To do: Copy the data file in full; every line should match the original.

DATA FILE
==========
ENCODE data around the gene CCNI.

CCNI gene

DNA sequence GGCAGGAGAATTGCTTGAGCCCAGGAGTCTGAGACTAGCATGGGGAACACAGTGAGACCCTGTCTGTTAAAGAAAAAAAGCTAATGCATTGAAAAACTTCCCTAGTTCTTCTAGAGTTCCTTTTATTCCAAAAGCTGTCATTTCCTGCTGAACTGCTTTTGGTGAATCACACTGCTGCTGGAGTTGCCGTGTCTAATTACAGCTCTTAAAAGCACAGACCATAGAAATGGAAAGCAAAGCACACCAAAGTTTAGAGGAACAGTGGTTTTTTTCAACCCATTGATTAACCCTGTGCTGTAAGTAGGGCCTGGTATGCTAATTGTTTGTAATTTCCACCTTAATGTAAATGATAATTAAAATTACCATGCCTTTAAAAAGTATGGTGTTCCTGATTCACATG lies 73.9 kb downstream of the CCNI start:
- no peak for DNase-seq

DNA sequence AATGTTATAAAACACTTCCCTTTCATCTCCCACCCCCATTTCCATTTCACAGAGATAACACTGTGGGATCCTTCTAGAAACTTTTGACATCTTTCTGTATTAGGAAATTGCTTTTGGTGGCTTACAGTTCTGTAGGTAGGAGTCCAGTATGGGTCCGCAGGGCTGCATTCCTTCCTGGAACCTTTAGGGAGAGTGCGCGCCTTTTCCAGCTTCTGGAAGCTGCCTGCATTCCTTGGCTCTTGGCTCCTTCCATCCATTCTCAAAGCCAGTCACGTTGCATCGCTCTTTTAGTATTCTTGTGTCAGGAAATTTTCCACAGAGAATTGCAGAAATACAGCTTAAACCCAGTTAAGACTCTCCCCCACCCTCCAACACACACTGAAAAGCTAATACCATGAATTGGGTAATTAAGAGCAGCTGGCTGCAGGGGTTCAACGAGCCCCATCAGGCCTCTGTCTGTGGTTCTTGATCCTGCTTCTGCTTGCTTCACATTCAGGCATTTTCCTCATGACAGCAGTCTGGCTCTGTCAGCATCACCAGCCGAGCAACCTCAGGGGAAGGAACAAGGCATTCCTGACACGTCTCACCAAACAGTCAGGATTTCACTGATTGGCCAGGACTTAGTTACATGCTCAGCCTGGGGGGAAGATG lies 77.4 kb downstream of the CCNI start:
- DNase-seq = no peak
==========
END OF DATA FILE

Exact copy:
ENCODE data around the gene CCNI.

CCNI gene

DNA sequence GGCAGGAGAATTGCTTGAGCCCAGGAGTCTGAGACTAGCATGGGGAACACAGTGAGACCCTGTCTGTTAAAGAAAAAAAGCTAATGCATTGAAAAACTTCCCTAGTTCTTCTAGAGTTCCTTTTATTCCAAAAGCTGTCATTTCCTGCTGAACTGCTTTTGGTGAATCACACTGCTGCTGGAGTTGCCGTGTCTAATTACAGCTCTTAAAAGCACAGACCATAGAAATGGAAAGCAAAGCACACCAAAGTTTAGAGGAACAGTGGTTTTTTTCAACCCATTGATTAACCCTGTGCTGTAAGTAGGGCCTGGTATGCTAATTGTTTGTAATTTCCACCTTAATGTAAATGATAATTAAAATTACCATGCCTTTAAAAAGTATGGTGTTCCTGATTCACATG lies 73.9 kb downstream of the CCNI start:
- no peak for DNase-seq

DNA sequence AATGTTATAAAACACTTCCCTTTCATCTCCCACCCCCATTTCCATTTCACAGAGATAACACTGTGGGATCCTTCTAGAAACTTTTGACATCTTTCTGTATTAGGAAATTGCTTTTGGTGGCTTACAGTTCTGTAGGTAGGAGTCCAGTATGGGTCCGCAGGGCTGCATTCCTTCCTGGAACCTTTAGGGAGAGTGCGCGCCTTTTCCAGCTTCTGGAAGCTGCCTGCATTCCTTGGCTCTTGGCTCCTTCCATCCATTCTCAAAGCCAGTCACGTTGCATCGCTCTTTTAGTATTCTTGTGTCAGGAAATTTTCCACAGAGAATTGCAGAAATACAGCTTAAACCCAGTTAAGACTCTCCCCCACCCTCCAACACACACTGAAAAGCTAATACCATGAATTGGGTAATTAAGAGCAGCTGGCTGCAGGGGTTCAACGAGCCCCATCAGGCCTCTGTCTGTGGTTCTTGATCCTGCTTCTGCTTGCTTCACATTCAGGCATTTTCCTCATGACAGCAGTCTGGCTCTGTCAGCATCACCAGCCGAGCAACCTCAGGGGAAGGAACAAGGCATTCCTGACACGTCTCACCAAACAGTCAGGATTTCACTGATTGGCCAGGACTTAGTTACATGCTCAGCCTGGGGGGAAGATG lies 77.4 kb downstream of the CCNI start:
- DNase-seq = no peak